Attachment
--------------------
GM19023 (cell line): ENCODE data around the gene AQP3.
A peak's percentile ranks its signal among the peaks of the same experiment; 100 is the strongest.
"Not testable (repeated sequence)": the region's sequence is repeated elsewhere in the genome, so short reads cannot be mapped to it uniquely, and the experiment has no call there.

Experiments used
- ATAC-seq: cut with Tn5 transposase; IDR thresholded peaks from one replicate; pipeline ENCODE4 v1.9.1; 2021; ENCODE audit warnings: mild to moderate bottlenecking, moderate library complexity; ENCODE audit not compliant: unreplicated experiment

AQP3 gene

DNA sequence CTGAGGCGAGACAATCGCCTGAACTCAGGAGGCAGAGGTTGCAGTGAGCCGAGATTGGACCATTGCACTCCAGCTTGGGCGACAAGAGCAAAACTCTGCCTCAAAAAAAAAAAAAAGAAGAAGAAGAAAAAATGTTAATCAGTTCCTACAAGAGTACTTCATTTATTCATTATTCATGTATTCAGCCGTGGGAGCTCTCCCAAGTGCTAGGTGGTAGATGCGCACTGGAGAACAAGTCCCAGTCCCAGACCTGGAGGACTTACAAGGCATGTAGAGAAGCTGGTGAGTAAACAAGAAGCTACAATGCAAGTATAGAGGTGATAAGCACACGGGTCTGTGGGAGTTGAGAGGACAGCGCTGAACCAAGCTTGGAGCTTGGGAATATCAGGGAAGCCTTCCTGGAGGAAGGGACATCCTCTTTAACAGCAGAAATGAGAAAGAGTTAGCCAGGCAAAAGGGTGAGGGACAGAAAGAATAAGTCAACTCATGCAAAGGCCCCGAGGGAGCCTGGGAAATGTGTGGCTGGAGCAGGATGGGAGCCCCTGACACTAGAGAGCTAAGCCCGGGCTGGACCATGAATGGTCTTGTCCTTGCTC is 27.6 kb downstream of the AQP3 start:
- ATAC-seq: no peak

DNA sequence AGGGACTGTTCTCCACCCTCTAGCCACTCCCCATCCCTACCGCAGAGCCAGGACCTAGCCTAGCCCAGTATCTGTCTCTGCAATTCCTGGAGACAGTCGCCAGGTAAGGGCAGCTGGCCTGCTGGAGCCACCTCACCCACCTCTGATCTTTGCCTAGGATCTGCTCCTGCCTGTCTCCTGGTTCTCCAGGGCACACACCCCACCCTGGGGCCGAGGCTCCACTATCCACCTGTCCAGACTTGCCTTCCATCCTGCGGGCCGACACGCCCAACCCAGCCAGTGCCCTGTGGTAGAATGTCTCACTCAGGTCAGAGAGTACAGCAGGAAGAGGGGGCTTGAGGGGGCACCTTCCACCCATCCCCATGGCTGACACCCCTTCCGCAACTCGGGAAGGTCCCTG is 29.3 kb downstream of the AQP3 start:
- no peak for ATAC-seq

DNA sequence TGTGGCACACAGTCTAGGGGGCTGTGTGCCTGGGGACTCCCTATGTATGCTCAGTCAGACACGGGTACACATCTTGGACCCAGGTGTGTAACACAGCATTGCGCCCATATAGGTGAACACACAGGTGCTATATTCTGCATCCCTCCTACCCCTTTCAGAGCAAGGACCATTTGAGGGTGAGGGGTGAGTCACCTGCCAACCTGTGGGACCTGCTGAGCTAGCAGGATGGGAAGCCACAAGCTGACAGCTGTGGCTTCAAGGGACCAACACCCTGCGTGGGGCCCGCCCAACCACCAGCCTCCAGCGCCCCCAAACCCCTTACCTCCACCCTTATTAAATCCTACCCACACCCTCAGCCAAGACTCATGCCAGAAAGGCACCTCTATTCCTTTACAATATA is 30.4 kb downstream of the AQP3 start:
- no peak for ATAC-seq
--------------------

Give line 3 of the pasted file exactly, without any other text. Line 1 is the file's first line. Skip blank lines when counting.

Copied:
"Not testable (repeated sequence)": the region's sequence is repeated elsewhere in the genome, so short reads cannot be mapped to it uniquely, and the experiment has no call there.